Convention. Even the word evokes excitement: tens of thousands of zealous gamers gravitating to a single city for a weekend of celebrating their collective passion. The pageantry, the people, the panels…and, of course, the parties. While convention days are packed with booth demonstrations, presentations by luminaries, and more cosplayers than you can shake a giant foam sword at, convention nights take on a life of their own.
To an attendee, nightlife during a show means a memorable or partially memorable all-hours affair (depending on the player’s constitution check) while rubbing shoulders with fellow gamers and industry professionals. To a developer or publisher, this is the bonus round where companies are afforded one-on-one time with key influencers who have the potential to spread the good word about your game and brand to their circles: family, friends, guilds, and beyond. However, there’s a lot of planning and thought that goes into these expensive, resource-intensive events. The best companies don’t simply throw parties but, instead, host carefully tailored experiences crafted to turn industry enthusiasts into brand evangelists.
Such was the case last month during Penny Arcade Expo 2011, when we held our first-ever En Masse Entertainment Open House. The strategic planning started early, with much discussion on the possible timing and location of the event. Rather than go up against annual parties and established names, we decided to invite a small group of TERA fans to our downtown Seattle office for an exclusive visit during the mid-afternoon on Saturday, the second day of the convention. This is around the time when many attendees elect to leave the show to rest up for the evening’s activities. As a result, we saw a full attendance when the curtain went up on our shindig.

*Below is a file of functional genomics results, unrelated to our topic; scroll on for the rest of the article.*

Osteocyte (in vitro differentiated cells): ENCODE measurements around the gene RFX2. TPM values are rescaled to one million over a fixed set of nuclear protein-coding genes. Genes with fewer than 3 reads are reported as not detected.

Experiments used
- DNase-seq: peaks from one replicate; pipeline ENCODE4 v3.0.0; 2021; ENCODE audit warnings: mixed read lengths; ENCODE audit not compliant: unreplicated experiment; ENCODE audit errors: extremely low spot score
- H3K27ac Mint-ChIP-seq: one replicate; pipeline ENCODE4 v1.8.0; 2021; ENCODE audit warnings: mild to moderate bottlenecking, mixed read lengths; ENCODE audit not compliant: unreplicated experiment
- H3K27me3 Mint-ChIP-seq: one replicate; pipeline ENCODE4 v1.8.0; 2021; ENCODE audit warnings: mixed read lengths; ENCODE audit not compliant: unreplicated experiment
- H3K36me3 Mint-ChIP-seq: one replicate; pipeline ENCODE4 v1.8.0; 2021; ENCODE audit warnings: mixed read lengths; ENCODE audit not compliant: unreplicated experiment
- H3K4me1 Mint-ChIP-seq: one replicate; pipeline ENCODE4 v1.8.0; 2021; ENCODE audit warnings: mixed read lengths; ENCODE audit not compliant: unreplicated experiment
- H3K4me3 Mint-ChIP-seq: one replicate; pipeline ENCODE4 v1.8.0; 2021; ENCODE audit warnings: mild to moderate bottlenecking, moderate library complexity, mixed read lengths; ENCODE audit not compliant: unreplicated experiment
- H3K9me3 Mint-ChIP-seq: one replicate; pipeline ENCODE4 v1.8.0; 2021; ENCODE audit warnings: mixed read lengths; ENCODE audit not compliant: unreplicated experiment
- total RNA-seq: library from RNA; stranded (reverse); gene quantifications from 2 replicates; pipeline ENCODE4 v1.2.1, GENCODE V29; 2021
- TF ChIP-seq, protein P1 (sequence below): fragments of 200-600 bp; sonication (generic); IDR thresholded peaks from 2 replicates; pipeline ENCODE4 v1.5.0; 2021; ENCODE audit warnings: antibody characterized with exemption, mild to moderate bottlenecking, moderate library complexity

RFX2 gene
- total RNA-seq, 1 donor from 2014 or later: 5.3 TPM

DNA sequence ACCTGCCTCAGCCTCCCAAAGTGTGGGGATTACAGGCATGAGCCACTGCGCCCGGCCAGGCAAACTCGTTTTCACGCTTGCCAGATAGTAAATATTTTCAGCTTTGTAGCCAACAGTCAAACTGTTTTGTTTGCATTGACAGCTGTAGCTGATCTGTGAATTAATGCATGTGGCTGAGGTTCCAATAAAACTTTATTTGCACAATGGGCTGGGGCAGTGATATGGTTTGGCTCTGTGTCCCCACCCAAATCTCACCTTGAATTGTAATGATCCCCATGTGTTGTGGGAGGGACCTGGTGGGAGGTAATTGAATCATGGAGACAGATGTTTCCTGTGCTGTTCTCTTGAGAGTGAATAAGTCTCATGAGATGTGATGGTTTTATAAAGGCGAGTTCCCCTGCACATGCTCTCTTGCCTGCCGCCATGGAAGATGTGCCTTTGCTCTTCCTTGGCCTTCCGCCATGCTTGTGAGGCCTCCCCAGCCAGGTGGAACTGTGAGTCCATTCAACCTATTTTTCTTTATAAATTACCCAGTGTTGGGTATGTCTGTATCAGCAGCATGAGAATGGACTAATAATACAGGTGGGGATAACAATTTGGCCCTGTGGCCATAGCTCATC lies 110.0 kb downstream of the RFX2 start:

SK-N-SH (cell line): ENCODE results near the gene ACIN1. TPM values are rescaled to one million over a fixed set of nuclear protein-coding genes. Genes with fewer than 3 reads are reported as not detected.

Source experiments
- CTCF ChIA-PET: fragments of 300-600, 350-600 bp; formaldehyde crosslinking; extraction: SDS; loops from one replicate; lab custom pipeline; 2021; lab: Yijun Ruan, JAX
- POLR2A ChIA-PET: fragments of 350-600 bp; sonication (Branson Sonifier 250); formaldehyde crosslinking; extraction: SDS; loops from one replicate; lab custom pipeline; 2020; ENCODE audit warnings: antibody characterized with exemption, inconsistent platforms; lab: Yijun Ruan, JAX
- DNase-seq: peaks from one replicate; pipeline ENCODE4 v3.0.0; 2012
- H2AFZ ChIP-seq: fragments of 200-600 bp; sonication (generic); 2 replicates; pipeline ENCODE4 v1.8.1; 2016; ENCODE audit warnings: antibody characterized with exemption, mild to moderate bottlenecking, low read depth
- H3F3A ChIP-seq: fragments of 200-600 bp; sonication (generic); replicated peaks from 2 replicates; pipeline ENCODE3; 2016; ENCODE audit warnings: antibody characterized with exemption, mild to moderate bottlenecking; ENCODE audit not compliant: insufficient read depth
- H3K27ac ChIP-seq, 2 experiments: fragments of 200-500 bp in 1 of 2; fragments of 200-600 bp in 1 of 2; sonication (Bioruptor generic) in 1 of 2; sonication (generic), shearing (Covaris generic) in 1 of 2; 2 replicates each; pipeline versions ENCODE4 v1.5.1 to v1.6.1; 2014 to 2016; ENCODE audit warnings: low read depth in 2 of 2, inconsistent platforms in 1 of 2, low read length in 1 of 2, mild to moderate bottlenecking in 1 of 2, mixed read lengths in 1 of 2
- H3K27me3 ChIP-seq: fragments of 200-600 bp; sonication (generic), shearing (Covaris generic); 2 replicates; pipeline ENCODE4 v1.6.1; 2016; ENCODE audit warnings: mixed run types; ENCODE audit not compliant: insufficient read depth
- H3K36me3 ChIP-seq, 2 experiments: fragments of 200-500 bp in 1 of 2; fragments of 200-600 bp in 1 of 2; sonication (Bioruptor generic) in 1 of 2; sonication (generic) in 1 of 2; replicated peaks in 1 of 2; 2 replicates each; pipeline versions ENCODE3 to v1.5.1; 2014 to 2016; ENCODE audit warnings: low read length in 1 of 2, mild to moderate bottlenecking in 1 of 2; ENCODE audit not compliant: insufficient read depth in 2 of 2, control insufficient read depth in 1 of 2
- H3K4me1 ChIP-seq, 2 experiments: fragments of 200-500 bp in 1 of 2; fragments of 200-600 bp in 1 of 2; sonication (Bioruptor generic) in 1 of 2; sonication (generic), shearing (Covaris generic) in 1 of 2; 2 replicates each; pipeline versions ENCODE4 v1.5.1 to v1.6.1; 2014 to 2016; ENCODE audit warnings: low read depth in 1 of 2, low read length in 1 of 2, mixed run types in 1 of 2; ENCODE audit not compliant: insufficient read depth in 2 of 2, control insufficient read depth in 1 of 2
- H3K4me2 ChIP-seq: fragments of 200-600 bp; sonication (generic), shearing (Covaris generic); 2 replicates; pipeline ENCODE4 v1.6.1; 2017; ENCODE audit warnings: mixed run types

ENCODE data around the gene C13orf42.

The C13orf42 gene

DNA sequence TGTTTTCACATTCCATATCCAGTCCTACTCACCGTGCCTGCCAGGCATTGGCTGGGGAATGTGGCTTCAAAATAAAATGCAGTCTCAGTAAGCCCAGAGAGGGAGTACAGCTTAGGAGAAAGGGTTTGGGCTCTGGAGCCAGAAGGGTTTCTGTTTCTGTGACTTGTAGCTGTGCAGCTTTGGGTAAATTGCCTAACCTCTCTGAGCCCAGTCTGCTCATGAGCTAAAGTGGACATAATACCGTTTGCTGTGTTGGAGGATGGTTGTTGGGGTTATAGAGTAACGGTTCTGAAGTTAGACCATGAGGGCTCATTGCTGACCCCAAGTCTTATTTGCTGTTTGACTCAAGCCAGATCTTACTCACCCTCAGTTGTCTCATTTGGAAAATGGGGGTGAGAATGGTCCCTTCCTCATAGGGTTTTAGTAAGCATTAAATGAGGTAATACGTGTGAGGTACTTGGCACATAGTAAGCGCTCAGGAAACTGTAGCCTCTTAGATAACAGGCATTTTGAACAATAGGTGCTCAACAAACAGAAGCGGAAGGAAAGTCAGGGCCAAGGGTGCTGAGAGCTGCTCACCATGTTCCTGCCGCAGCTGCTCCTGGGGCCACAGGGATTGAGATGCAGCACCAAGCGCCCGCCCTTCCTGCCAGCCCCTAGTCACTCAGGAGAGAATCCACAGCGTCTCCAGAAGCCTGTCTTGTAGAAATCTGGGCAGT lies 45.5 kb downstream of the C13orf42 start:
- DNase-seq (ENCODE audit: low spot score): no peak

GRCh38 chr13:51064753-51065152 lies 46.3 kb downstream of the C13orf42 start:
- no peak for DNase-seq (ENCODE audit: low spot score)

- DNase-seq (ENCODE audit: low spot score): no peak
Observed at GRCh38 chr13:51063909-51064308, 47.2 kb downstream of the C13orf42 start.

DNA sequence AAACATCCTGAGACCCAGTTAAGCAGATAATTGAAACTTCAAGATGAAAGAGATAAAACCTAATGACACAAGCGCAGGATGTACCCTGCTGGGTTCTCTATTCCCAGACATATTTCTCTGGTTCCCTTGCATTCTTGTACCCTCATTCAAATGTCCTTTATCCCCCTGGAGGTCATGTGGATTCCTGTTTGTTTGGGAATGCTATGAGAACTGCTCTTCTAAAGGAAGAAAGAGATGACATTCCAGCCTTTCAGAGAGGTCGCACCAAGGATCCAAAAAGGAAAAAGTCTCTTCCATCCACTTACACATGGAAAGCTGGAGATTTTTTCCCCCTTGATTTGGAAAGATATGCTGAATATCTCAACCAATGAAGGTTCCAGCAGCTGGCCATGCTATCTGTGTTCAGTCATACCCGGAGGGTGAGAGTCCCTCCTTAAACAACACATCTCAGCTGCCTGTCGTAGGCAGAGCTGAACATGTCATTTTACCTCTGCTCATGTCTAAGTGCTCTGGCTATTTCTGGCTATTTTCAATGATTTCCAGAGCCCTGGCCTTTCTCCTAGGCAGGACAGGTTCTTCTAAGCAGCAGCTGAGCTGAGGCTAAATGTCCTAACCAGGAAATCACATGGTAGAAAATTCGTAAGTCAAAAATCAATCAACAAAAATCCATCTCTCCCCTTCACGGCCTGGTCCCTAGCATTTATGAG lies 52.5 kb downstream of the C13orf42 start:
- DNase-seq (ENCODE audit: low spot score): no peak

The purpose of the Open House was two-fold: introduce our team and office to thirty grassroots community members and give these eager gamers hands-on time with TERA in the form of organized dungeon parties and freeform character creation and gameplay. The event was pared down to a lean but meaty three-hour schedule with activities planned throughout for a brief but meaningful experience. After a meet-and-greet with the company staff and a tour through our office, Chief Operating Officer Patrick Wyatt delivered a presentation that introduced a new security measure in the game called chronoscrolls. This exclusive reveal was later shared with the TERA community at large on the official website.
Then came time for the dungeon demonstrations! Attendees were grouped into parties and joined Producer Chris Hager or Technical Producer Sam Kim in tackling the Necromancy Cell, a challenging five-player dungeon instance. Populated by two argon boss monsters, the arch-nemeses of TERA, our guests had quite a fight on their hands. Additionally, the producers leading them created a meta-challenge: beat the other party to defeating the dungeon! In the end, almost all of the parties triumphed in the demo, and all players walked away with a keen understanding of TERA’s action combat and how to convey the experience to other gamers.
We rounded out the Open House by rewarding our newly minted heroes with special TERA loot and merchandise, then raised a pint with them at a local brewery to celebrate their victory and discuss their experiences and feedback. The event ended before the night’s high-profile parties began, and gave each attendee a unique story to share that evening and long after the convention.